Barrier Treatments

Sticky substances are effective in keeping ants off your plants. Some barrier products contain toxic pesticides, while others are considered organic. You use a pest barrier by spreading a layer of it around the trunk or base of your plant, or the lip of the pot. You can even cover an area on the outside of your house with it if your ant infestation is severe. When ants try to walk over the sticky barrier, their feet become trapped and they cannot escape.


You can prevent ants and ant nests from entering your home by making sure all of your window screens are in good repair. If you have any holes or breaks in your floor or siding, seal them with silicon caulk. Always clean up all food, including scraps in your kitchen sink strainers.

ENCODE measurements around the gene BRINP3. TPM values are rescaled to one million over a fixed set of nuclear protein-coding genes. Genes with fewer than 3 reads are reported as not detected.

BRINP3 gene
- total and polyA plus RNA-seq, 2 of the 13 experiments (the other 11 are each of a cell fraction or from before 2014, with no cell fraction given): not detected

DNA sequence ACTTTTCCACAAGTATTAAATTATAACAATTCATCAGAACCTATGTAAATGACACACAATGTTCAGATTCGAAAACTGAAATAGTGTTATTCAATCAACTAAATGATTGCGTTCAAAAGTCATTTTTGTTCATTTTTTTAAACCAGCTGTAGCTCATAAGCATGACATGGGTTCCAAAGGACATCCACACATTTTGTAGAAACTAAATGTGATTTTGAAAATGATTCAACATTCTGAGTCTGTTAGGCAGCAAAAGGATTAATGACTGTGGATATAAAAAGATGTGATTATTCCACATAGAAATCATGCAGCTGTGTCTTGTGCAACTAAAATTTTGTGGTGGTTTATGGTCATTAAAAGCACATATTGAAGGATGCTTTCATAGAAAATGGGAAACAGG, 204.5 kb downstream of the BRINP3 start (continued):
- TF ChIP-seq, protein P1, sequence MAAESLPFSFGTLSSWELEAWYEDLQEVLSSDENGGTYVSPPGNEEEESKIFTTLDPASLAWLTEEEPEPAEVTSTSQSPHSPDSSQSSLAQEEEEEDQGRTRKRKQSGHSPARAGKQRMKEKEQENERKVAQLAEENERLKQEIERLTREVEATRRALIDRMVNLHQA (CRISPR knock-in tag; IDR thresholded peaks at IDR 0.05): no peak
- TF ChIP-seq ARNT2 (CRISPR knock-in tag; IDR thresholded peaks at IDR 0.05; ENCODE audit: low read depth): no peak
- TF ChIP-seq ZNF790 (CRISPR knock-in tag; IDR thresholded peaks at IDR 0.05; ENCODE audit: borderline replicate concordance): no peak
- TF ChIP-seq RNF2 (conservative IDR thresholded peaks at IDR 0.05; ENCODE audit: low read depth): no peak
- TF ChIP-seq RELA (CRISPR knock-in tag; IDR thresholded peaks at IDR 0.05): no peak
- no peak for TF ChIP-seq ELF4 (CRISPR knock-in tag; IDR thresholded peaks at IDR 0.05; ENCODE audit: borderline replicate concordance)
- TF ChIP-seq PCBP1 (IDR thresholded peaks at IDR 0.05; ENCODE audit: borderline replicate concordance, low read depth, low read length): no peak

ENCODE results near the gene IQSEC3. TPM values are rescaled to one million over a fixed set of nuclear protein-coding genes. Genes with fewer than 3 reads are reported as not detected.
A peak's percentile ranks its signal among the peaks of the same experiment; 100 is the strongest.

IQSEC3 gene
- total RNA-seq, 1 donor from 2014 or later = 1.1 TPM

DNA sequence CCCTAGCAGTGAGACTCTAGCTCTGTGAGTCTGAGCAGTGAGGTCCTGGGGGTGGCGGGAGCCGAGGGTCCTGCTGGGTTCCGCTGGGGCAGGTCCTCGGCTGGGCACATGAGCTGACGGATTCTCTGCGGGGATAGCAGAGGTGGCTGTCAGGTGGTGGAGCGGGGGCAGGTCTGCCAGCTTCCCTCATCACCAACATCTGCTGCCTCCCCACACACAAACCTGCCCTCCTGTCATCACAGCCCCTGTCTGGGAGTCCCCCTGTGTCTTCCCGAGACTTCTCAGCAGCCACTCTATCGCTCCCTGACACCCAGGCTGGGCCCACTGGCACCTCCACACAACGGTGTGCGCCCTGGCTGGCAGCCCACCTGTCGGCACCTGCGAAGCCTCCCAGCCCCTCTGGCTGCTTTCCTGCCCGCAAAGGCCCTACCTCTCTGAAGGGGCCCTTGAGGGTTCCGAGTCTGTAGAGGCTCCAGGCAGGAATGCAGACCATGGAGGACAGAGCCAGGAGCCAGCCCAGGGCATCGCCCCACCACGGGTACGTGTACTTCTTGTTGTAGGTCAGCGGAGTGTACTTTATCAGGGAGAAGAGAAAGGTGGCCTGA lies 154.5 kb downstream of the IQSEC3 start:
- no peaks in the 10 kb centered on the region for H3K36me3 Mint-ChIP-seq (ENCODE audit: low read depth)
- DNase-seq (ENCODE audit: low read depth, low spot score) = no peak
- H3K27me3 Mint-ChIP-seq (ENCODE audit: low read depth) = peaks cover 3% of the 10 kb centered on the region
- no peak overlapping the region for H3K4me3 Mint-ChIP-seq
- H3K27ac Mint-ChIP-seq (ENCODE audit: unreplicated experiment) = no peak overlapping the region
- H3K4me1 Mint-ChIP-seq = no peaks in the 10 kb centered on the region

Seal your garbage tightly, or better yet, compost it. Store foods that ants like to eat in tightly sealed glass jars or plastic zipper bags—appealing foods include sugar and foods containing sugar, pet food, cereals, and grains.

Also, keep tree branches and all other plants pruned back from your house. Another simple cure is to move your affected houseplant outdoors and flood it by submerging it in a bucket of water—ants will quickly vacate the flooded soil.


Corn meal can serve as natural repellents to ants if you sprinkle it around the border of your house. Ants will eat it, get thirsty, and then swell up and explode. Boric acid is effective against ants. Mix 1 tbsp. of 99 percent pure boric acid with 1/3 cup of mint/apple jelly. Dribble a few drops along ant trails and in areas where you have seen ants. The jelly attracts the ants and the boric acid kills them.

If you are looking for other pest control solutions for your indoor and outdoor plants be sure to check out my article on Neem oil, a complete natural and effective pest control solution.